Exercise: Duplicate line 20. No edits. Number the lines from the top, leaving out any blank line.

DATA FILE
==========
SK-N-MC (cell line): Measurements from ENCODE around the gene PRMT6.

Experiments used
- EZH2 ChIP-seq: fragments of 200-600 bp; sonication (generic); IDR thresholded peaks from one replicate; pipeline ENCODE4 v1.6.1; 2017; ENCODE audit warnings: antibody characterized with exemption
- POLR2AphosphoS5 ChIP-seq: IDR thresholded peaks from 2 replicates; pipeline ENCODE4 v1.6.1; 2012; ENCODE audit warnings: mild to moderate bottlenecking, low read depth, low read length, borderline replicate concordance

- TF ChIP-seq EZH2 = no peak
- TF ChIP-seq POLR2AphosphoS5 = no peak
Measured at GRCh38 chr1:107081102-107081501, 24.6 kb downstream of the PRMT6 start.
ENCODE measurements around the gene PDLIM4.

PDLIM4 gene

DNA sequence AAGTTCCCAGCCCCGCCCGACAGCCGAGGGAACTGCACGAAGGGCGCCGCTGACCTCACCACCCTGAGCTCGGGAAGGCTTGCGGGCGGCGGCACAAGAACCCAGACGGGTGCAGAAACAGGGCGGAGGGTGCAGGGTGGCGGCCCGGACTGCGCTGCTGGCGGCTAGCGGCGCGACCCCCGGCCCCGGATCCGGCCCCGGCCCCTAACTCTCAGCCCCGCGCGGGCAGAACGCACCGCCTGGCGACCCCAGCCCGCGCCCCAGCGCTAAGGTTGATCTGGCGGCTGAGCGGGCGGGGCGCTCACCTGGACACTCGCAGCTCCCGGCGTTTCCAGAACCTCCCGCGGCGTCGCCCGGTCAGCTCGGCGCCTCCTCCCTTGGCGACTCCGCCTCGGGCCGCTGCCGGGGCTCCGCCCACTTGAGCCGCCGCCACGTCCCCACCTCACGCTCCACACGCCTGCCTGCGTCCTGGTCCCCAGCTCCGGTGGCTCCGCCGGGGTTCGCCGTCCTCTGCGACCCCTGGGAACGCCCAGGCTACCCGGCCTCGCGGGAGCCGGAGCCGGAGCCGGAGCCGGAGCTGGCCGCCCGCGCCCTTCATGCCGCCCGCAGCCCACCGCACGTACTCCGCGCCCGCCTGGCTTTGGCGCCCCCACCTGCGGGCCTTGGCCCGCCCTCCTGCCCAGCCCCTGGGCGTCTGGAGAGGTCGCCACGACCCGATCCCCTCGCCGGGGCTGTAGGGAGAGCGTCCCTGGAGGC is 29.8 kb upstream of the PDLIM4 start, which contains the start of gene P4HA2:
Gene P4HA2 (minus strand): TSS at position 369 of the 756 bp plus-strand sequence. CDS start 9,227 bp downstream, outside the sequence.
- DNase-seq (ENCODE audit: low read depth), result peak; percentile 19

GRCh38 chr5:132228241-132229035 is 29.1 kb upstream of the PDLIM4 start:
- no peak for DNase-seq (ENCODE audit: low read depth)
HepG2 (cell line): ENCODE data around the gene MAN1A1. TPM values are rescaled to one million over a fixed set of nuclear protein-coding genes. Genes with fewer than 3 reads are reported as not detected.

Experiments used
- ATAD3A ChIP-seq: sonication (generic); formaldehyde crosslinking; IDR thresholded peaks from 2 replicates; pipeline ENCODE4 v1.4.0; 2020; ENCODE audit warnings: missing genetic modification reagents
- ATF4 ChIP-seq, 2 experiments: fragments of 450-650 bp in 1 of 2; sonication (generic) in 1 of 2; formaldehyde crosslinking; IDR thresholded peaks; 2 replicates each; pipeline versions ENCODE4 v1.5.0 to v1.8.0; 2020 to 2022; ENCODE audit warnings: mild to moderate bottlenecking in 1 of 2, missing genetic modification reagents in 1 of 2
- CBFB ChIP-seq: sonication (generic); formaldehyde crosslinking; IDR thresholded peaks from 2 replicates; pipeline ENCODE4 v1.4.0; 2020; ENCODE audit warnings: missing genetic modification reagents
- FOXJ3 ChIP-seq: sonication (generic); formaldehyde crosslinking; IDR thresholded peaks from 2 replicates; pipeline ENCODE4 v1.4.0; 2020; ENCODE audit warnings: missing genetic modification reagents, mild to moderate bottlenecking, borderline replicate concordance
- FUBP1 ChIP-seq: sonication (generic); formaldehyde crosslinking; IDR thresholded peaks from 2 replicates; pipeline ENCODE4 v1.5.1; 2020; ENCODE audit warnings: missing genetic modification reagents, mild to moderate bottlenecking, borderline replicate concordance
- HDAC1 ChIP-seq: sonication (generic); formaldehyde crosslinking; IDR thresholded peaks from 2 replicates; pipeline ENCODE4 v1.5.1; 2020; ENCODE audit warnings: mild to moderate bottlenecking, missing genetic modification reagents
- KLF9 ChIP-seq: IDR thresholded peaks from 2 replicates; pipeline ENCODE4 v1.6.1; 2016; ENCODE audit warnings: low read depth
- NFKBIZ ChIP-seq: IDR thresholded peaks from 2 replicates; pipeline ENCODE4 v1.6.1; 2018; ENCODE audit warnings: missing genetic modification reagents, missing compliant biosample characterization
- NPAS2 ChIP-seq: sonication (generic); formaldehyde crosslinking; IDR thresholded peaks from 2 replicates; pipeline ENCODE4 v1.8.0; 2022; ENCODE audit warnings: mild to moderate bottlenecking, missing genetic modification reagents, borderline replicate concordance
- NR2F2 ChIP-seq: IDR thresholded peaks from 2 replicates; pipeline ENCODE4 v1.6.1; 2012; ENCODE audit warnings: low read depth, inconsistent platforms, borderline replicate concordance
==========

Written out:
- FOXJ3 ChIP-seq: sonication (generic); formaldehyde crosslinking; IDR thresholded peaks from 2 replicates; pipeline ENCODE4 v1.4.0; 2020; ENCODE audit warnings: missing genetic modification reagents, mild to moderate bottlenecking, borderline replicate concordance